NEW YORK -- Bank of America said it will stop zombie checking accounts from coming back to life when they receive an automated electronic transaction.
Starting this week, the bank will no longer allow electronic deposits or debits to reopen a closed checking account, according to bank spokeswoman Betty Reiss.
"We have been looking at [the change] since late last year and it just went into effect this week," Reiss told The Huffington Post by phone on Monday. The new rule marks a shift in bank policy, which previously allowed electronic transactions to reactivate an account after the customer had closed it. Reiss said the change was based on customer feedback.
The Charlotte, N.C.-based bank wasn't alone in allowing electronic transactions to reopen old accounts. Complaints about checking accounts rising from the dead have long been a source of contention between customers and banks.
As The Huffington Post reported earlier, the reopening of an old account can be unexpected at best and costly when overdraft fees and other charges pile up if automatic payments draw from an empty account.
Electronic deposits and debits have become increasingly popular in recent years. Electronic banking is not only convenient, it has become a key way to avoid fees. For example, many accounts require a direct deposit to avoid a maintenance fee.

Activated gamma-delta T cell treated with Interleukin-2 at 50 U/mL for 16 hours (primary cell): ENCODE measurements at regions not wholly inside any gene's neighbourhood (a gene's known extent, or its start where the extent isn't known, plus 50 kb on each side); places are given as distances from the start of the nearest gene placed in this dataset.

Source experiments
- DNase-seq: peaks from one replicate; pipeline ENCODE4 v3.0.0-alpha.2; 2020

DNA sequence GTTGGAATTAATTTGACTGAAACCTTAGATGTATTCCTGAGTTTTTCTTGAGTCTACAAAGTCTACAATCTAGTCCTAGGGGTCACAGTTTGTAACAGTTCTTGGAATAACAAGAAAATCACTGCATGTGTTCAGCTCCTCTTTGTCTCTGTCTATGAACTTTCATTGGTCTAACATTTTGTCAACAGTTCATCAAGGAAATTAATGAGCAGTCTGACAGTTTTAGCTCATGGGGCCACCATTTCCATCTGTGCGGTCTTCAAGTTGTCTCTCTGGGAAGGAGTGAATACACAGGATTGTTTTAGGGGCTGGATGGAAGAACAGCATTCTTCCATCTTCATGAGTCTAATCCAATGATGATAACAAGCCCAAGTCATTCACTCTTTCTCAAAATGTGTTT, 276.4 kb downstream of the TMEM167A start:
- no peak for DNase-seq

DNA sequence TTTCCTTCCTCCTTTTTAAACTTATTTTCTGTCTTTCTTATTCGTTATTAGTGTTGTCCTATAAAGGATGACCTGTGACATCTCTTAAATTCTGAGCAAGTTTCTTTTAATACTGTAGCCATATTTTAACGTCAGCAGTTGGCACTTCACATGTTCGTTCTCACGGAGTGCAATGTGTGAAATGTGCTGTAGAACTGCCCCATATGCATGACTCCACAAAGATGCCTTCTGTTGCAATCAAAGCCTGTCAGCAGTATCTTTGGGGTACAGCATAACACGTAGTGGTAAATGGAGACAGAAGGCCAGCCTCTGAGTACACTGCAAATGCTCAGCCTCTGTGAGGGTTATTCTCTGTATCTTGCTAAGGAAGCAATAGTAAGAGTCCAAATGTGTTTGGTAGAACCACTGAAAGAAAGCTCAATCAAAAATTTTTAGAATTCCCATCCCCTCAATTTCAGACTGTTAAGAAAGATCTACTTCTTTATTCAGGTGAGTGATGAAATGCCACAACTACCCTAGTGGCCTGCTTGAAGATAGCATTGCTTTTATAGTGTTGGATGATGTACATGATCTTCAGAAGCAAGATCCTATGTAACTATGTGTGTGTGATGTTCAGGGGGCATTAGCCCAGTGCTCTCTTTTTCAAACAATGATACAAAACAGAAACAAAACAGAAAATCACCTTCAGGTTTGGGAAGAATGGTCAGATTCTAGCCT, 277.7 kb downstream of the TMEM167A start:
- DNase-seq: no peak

For banks, electronic payments serve another purpose: customer retention. Untangling from a complicated web of automatic payments and deposits can be a major obstacle for consumers to switch banks. Nearly one in five customers said they considered switching banks in the last year, according to a recent survey from Consumers Union, but 63 percent said they did not switch because of automatic payments.
In a report earlier this year, Consumer Union published recommendations for banks to help consumers move accounts. Among the suggestions was that a bank should be responsible for transferring automatic credits and debits from old to new accounts, rather than a consumer.
This policy shift by Bank of America does not go nearly that far. Bank of America's Reiss stressed that it's up to the customer to notify depositors and creditors of new account information and to allow time for incoming payments or deposits to clear.